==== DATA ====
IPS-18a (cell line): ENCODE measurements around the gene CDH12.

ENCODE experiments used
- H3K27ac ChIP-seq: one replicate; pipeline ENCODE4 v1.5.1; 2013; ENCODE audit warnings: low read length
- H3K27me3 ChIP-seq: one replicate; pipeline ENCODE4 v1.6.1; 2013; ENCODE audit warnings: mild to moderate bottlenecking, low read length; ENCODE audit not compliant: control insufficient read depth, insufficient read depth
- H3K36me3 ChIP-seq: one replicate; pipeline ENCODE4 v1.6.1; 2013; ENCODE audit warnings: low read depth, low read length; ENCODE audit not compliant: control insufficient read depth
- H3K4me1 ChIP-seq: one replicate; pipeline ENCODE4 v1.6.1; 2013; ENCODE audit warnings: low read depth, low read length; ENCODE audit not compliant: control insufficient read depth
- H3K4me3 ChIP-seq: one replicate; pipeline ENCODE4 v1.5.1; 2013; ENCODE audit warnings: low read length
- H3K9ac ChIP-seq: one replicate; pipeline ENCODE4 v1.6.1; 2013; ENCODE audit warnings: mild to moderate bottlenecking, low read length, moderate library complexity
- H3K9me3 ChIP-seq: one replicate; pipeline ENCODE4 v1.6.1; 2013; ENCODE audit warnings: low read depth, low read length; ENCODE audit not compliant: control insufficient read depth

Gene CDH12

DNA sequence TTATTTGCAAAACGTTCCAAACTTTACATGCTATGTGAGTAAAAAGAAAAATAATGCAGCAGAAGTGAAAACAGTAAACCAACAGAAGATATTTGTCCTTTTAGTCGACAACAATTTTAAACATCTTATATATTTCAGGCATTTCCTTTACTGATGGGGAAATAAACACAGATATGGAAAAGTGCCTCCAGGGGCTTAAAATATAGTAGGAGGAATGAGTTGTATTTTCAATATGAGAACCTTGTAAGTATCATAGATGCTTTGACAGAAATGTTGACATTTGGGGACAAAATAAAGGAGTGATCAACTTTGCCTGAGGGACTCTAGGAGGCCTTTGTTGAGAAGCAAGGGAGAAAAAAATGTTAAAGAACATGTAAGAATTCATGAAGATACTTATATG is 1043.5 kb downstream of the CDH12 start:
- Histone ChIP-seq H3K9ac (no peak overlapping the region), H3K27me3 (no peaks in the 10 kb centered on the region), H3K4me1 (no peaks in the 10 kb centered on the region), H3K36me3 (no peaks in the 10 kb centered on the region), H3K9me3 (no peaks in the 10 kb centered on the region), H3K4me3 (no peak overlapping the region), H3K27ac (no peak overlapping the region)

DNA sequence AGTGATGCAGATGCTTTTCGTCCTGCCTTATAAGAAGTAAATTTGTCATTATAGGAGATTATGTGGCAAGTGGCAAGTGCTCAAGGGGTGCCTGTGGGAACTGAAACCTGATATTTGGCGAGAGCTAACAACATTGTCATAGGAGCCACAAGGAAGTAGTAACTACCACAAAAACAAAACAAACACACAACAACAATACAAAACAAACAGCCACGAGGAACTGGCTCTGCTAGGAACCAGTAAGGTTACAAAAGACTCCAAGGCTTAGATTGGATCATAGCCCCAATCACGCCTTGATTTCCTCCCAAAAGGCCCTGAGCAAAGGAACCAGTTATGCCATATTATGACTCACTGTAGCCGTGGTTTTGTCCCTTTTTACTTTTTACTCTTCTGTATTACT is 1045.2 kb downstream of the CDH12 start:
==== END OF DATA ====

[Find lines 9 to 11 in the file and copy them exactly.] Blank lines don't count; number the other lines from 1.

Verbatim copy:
- H3K9me3 ChIP-seq: one replicate; pipeline ENCODE4 v1.6.1; 2013; ENCODE audit warnings: low read depth, low read length; ENCODE audit not compliant: control insufficient read depth

Gene CDH12

DNA sequence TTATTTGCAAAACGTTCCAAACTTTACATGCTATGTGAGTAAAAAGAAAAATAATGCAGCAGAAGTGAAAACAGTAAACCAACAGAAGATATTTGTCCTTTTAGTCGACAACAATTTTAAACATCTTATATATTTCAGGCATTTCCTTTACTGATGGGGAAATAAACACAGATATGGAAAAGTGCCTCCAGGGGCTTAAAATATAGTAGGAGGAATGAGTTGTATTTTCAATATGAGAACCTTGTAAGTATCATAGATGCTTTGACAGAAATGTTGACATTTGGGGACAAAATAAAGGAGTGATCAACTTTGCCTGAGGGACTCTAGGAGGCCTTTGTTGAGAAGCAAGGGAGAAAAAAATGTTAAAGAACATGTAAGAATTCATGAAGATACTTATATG is 1043.5 kb downstream of the CDH12 start: